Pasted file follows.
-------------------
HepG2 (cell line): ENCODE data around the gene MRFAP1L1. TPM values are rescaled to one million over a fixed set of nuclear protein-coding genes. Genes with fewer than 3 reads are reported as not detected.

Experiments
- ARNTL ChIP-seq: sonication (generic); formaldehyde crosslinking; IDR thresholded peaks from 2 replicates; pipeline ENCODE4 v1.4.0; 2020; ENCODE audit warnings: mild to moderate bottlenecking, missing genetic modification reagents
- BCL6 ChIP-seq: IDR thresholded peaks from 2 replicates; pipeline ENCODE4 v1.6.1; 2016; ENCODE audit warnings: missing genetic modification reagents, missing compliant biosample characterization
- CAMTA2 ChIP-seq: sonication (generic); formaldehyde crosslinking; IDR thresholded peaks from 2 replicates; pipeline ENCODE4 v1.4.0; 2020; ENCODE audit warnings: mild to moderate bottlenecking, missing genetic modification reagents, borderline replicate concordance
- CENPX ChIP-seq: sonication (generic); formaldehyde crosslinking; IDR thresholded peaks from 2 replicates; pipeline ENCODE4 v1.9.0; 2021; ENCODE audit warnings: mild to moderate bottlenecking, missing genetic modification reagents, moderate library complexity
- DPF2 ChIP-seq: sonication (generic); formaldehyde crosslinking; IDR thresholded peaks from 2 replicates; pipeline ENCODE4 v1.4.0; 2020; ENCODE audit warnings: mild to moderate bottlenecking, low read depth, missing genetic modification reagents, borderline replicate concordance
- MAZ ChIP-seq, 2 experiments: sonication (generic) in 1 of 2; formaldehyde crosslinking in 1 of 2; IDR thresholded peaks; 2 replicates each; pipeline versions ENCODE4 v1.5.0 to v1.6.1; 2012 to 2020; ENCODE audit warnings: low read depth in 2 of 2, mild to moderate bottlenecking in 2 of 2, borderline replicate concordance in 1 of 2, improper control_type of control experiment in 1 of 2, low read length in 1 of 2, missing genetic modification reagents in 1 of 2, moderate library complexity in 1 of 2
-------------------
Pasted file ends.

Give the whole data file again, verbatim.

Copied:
HepG2 (cell line): ENCODE data around the gene MRFAP1L1. TPM values are rescaled to one million over a fixed set of nuclear protein-coding genes. Genes with fewer than 3 reads are reported as not detected.

Experiments
- ARNTL ChIP-seq: sonication (generic); formaldehyde crosslinking; IDR thresholded peaks from 2 replicates; pipeline ENCODE4 v1.4.0; 2020; ENCODE audit warnings: mild to moderate bottlenecking, missing genetic modification reagents
- BCL6 ChIP-seq: IDR thresholded peaks from 2 replicates; pipeline ENCODE4 v1.6.1; 2016; ENCODE audit warnings: missing genetic modification reagents, missing compliant biosample characterization
- CAMTA2 ChIP-seq: sonication (generic); formaldehyde crosslinking; IDR thresholded peaks from 2 replicates; pipeline ENCODE4 v1.4.0; 2020; ENCODE audit warnings: mild to moderate bottlenecking, missing genetic modification reagents, borderline replicate concordance
- CENPX ChIP-seq: sonication (generic); formaldehyde crosslinking; IDR thresholded peaks from 2 replicates; pipeline ENCODE4 v1.9.0; 2021; ENCODE audit warnings: mild to moderate bottlenecking, missing genetic modification reagents, moderate library complexity
- DPF2 ChIP-seq: sonication (generic); formaldehyde crosslinking; IDR thresholded peaks from 2 replicates; pipeline ENCODE4 v1.4.0; 2020; ENCODE audit warnings: mild to moderate bottlenecking, low read depth, missing genetic modification reagents, borderline replicate concordance
- MAZ ChIP-seq, 2 experiments: sonication (generic) in 1 of 2; formaldehyde crosslinking in 1 of 2; IDR thresholded peaks; 2 replicates each; pipeline versions ENCODE4 v1.5.0 to v1.6.1; 2012 to 2020; ENCODE audit warnings: low read depth in 2 of 2, mild to moderate bottlenecking in 2 of 2, borderline replicate concordance in 1 of 2, improper control_type of control experiment in 1 of 2, low read length in 1 of 2, missing genetic modification reagents in 1 of 2, moderate library complexity in 1 of 2